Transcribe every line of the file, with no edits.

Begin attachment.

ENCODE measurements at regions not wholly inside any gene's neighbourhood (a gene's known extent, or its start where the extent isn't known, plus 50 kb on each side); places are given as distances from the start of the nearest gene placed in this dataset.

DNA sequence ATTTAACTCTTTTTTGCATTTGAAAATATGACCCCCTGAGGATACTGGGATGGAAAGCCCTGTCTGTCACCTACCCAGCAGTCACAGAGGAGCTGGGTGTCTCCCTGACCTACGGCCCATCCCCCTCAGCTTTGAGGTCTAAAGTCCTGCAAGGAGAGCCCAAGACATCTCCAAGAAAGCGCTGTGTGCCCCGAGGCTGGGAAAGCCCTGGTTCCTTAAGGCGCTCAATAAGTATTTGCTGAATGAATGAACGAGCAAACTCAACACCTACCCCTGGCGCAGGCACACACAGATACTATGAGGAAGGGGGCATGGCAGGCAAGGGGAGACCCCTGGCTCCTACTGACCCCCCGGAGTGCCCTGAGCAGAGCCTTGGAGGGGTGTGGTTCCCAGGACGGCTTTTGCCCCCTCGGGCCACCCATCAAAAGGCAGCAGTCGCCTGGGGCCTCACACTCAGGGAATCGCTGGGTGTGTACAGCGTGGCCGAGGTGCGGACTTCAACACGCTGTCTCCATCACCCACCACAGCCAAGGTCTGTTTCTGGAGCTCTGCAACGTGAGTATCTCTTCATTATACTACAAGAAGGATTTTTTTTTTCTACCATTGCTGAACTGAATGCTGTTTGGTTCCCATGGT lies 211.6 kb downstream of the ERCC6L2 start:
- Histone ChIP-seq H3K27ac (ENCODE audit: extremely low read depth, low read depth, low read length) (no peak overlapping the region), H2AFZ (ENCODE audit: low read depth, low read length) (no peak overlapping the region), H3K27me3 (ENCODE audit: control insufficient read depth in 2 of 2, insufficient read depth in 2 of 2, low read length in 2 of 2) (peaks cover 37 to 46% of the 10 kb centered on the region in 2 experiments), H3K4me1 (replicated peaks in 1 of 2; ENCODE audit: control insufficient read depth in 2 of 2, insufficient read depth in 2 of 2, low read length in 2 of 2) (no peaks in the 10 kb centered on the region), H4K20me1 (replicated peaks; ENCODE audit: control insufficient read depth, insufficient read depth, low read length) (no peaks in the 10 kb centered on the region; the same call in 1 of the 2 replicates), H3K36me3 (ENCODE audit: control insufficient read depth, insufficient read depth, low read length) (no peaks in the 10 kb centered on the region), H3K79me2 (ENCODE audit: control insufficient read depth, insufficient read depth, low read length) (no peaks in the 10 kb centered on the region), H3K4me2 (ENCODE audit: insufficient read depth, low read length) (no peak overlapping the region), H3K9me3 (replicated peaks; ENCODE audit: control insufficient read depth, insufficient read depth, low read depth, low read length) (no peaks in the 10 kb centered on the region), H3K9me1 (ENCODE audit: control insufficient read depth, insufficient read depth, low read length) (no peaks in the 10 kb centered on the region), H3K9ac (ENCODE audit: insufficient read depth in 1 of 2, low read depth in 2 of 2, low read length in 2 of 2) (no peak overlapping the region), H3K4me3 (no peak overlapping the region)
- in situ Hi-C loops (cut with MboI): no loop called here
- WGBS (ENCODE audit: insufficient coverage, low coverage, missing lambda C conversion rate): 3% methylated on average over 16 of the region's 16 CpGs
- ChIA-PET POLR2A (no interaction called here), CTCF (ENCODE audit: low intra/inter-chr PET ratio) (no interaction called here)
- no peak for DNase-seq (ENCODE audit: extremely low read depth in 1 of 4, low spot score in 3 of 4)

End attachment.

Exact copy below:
ENCODE measurements at regions not wholly inside any gene's neighbourhood (a gene's known extent, or its start where the extent isn't known, plus 50 kb on each side); places are given as distances from the start of the nearest gene placed in this dataset.

DNA sequence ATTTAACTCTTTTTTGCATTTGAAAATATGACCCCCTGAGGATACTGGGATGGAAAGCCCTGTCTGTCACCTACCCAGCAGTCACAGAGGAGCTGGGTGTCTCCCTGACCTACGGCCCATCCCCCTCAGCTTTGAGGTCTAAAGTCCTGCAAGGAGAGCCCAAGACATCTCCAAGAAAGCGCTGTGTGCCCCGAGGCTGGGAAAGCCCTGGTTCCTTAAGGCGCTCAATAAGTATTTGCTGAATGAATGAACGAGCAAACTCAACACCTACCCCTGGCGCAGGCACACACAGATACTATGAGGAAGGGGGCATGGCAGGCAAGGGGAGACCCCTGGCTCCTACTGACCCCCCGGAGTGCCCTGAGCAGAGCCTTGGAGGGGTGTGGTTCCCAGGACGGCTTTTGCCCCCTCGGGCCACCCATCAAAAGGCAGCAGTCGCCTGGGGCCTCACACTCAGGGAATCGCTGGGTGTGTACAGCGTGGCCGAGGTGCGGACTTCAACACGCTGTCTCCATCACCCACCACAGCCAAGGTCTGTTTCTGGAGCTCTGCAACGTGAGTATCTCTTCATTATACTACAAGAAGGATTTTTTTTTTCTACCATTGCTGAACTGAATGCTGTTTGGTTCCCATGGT lies 211.6 kb downstream of the ERCC6L2 start:
- Histone ChIP-seq H3K27ac (ENCODE audit: extremely low read depth, low read depth, low read length) (no peak overlapping the region), H2AFZ (ENCODE audit: low read depth, low read length) (no peak overlapping the region), H3K27me3 (ENCODE audit: control insufficient read depth in 2 of 2, insufficient read depth in 2 of 2, low read length in 2 of 2) (peaks cover 37 to 46% of the 10 kb centered on the region in 2 experiments), H3K4me1 (replicated peaks in 1 of 2; ENCODE audit: control insufficient read depth in 2 of 2, insufficient read depth in 2 of 2, low read length in 2 of 2) (no peaks in the 10 kb centered on the region), H4K20me1 (replicated peaks; ENCODE audit: control insufficient read depth, insufficient read depth, low read length) (no peaks in the 10 kb centered on the region; the same call in 1 of the 2 replicates), H3K36me3 (ENCODE audit: control insufficient read depth, insufficient read depth, low read length) (no peaks in the 10 kb centered on the region), H3K79me2 (ENCODE audit: control insufficient read depth, insufficient read depth, low read length) (no peaks in the 10 kb centered on the region), H3K4me2 (ENCODE audit: insufficient read depth, low read length) (no peak overlapping the region), H3K9me3 (replicated peaks; ENCODE audit: control insufficient read depth, insufficient read depth, low read depth, low read length) (no peaks in the 10 kb centered on the region), H3K9me1 (ENCODE audit: control insufficient read depth, insufficient read depth, low read length) (no peaks in the 10 kb centered on the region), H3K9ac (ENCODE audit: insufficient read depth in 1 of 2, low read depth in 2 of 2, low read length in 2 of 2) (no peak overlapping the region), H3K4me3 (no peak overlapping the region)
- in situ Hi-C loops (cut with MboI): no loop called here
- WGBS (ENCODE audit: insufficient coverage, low coverage, missing lambda C conversion rate): 3% methylated on average over 16 of the region's 16 CpGs
- ChIA-PET POLR2A (no interaction called here), CTCF (ENCODE audit: low intra/inter-chr PET ratio) (no interaction called here)
- no peak for DNase-seq (ENCODE audit: extremely low read depth in 1 of 4, low spot score in 3 of 4)